# Application of deep tensor networks to MNIST and permuted MNIST

Tensor networks still do not perform as well on classification tasks as neural networks. This post describes an approach that improves the tensor network state-of-the-art on the MNIST and the permuted MNIST datasets.

Most of the presented results are published in Deep tensor networks with matrix product operators

## Architecture

I have discussed the model architecture in a previous post on tensor network attention. For completeness, I will review the architecture in the diagrammatic notation.

The deep-tensor network has two parts. First is the embedding layer, which transforms each attribute of the input vector into a vector of size $d$. In the second part, we transform the embeddings with a series of non-linear tensor-network attention layers.

The $i$-th embedding $e_i$ is transformed by tensor-network attention by the following contraction.

The gray and the green tensors determine the left and the right context, and the blue tensor determines the local linear map. After applying the local linear map, we typically use a non-linearity, e.g., to normalize the obtained embedding and make the computation of deep tensor networks more stable.

Since the input and the output embeddings have the same size we can repeat the procedure many times. Further, each application of the tensor-network attention layer requires only $O(N)$ operations, where $N$ is the size of the input vector (or the number of embedding vectors).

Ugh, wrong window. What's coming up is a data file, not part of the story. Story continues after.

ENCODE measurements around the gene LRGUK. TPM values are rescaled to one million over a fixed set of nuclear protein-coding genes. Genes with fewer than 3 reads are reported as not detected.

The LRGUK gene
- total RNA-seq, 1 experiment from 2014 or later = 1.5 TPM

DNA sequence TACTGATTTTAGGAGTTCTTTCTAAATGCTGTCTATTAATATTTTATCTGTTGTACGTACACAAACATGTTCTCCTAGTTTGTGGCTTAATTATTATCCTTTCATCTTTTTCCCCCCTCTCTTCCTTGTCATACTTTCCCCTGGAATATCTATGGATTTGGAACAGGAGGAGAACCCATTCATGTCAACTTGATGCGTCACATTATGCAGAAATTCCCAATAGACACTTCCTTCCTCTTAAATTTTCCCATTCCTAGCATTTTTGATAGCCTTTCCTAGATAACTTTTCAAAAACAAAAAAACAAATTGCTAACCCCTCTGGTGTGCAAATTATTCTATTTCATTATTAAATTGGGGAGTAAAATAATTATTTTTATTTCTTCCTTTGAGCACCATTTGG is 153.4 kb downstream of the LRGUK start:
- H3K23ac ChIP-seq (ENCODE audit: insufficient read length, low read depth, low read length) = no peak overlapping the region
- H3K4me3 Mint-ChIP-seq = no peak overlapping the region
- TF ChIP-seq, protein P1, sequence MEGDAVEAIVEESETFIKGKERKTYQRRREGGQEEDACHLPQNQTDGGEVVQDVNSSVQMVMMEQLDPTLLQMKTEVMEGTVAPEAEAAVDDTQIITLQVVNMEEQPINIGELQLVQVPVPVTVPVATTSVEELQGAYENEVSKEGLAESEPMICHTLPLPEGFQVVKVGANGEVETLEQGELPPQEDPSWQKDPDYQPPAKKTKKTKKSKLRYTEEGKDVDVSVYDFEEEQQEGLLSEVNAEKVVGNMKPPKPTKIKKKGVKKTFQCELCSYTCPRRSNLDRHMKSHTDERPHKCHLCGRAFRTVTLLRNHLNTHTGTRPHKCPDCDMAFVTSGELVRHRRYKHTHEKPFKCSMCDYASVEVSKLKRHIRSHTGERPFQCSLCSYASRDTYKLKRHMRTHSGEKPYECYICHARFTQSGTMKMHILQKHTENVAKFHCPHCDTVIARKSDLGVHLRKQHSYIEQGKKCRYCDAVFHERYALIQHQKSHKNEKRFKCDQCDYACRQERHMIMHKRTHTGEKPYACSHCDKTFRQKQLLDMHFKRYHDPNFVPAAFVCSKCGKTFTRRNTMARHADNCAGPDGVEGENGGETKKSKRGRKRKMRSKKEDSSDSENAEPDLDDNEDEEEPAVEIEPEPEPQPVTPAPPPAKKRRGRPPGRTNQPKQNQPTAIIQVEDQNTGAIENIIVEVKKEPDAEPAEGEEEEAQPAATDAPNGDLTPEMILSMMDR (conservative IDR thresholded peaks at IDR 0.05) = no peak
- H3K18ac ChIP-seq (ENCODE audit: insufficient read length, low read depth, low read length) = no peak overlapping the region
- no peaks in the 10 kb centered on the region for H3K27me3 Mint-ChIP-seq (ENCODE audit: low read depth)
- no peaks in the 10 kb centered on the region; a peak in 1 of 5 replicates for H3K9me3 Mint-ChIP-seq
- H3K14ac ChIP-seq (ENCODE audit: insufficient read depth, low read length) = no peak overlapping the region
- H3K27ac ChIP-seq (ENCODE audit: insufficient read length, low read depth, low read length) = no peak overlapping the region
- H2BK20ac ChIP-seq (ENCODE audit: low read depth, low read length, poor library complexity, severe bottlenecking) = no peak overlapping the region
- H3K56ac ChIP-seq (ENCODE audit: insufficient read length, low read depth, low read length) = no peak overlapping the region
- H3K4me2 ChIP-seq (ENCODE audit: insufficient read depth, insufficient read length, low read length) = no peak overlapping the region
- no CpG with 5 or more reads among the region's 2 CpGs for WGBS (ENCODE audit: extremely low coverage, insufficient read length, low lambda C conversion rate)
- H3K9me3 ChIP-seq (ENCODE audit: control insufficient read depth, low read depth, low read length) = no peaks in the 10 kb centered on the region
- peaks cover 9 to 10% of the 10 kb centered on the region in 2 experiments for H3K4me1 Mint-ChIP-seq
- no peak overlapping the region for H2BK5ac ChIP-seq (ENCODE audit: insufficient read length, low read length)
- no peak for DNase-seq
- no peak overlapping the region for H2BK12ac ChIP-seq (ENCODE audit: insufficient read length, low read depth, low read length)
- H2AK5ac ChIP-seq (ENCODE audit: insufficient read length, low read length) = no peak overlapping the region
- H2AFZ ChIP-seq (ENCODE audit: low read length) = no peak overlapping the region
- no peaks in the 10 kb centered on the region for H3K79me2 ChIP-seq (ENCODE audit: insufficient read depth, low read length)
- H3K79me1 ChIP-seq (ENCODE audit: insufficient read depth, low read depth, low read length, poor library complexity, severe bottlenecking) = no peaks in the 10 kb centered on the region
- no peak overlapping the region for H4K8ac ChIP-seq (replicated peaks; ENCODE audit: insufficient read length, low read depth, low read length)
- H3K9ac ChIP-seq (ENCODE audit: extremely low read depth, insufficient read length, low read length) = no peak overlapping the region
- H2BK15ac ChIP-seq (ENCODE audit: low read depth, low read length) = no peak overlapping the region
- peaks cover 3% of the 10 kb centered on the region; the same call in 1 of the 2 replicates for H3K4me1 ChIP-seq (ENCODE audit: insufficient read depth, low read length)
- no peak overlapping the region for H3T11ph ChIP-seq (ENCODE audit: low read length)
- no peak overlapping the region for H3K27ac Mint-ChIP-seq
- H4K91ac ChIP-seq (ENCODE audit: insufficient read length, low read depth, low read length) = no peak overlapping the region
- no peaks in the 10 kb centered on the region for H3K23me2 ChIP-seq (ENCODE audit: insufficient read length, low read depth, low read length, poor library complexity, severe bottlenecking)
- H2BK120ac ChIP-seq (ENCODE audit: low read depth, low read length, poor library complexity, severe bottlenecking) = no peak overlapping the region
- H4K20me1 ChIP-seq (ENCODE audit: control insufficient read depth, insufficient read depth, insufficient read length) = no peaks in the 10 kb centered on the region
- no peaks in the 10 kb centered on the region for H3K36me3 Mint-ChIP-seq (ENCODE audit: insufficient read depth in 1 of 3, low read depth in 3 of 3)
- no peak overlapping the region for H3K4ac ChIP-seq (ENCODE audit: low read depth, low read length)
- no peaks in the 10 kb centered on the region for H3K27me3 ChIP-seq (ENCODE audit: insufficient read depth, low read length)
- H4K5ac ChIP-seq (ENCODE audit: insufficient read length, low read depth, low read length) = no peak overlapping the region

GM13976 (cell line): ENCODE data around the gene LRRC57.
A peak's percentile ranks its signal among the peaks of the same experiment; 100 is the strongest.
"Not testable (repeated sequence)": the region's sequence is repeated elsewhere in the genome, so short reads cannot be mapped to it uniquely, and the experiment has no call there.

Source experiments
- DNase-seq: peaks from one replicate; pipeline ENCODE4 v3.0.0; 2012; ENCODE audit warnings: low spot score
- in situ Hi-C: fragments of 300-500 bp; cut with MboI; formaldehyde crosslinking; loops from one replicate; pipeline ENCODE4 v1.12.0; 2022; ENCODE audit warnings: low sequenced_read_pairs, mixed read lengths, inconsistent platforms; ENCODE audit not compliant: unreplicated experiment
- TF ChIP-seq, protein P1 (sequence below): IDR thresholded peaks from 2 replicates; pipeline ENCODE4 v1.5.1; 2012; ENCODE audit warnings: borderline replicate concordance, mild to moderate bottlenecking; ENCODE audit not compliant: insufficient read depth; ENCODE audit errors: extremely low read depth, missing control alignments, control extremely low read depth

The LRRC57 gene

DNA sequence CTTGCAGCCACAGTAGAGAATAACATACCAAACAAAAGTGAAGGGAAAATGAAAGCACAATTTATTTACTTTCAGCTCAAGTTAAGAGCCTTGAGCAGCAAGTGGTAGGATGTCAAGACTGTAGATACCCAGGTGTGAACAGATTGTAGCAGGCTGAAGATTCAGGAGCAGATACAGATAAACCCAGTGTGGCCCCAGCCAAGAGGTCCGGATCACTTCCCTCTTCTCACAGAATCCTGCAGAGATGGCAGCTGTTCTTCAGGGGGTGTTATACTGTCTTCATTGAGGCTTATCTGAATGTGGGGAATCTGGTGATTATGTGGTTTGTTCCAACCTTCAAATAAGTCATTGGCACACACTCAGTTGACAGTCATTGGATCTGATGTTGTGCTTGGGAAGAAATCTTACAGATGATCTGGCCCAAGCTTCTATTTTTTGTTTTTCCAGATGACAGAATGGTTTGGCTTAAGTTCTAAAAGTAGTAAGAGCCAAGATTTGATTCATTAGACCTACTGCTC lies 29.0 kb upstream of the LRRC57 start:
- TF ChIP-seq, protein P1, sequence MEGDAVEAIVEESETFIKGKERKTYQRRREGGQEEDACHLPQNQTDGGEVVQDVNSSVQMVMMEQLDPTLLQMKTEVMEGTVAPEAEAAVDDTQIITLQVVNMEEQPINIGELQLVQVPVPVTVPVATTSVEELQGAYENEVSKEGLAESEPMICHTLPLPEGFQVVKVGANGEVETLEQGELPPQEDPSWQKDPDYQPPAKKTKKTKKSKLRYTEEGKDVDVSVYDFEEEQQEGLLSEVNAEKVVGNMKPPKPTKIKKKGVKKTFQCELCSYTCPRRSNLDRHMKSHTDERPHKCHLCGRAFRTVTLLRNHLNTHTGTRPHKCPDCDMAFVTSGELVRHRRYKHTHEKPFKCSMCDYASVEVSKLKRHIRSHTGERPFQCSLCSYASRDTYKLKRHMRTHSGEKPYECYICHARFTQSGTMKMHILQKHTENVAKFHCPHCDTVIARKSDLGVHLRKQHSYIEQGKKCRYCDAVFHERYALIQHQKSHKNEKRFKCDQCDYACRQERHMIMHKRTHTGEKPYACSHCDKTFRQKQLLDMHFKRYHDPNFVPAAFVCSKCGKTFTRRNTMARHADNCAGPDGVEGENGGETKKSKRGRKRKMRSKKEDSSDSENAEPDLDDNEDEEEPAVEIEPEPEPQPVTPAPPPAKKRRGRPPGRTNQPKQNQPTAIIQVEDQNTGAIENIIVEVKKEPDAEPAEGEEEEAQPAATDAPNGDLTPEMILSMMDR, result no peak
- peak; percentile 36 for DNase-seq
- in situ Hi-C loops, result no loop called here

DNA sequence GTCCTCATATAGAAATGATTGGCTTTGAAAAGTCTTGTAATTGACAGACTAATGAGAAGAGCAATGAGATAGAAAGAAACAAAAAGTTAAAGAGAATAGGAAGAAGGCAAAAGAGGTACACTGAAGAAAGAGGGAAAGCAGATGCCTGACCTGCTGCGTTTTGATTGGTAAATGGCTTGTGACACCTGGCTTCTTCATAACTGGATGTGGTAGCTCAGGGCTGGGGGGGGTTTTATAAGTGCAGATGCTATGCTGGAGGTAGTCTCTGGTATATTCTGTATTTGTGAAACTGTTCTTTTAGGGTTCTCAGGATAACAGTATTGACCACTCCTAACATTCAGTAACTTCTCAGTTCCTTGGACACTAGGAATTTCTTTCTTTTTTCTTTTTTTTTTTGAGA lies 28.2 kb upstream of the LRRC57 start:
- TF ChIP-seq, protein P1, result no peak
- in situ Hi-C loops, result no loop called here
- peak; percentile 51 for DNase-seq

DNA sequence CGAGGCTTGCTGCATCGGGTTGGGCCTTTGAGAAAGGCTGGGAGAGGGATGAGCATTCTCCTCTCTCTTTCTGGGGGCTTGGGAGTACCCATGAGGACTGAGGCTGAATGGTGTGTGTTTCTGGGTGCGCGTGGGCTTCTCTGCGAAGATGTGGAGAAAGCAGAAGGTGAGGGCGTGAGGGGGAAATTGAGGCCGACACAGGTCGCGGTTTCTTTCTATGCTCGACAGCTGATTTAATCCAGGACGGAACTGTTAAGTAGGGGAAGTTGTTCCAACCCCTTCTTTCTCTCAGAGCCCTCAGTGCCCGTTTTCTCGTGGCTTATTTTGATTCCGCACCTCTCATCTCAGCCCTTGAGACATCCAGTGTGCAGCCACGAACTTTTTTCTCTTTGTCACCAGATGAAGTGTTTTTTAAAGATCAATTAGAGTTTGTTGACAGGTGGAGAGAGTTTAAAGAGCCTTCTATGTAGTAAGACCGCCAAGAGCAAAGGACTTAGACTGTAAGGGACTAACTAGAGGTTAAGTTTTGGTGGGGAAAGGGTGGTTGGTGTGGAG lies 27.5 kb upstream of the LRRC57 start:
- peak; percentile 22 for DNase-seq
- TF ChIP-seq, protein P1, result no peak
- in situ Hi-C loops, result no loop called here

## Results

Let us now compare the deep tensor-network results with the MPS baselines presented in a previous post.

In the figure below, we observe the behavior of the test error on the MNIST dataset by increasing the depth of the tensor network model for three different bond dimensions of the final classifier $D_{\rm MPS}=20, 40,60$. We keep the bond dimension of the tensor network attention layer fixed $D_{\rm attention}=10$. While the error initially decreases, the training becomes more difficult for deeper networks, where the error increases. The shaded regions denote the standard deviation of the 10-fold cross-validation.

Besides a slight increase in the accuracy, we also observe slightly larger robustness to changes in the image size and the aspect ratio in the translational invariant deep tensor network models. Below we compare the robustness of uniform deep tensor networks to input aspect ratio and size changes on the MNIST dataset. The grey-shaded regions denote the training-time range of sizes and aspect ratios. Colored shaded regions show a standard deviation of the 10-fold cross-validation. At large distortions, we observe a higher accuracy in deeper models.

Finally, let us look at the accuracy of our model on the MNIST and FashionMNIST datasets and their permuted versions. In almost all cases, we observe that the deep tensor network improves the tensor-network state-of-the-art results.

We observe similar improvements also on the sequence-to-sequence classification task, discussed in detail in the referenced paper (Deep tensor networks with matrix product operators).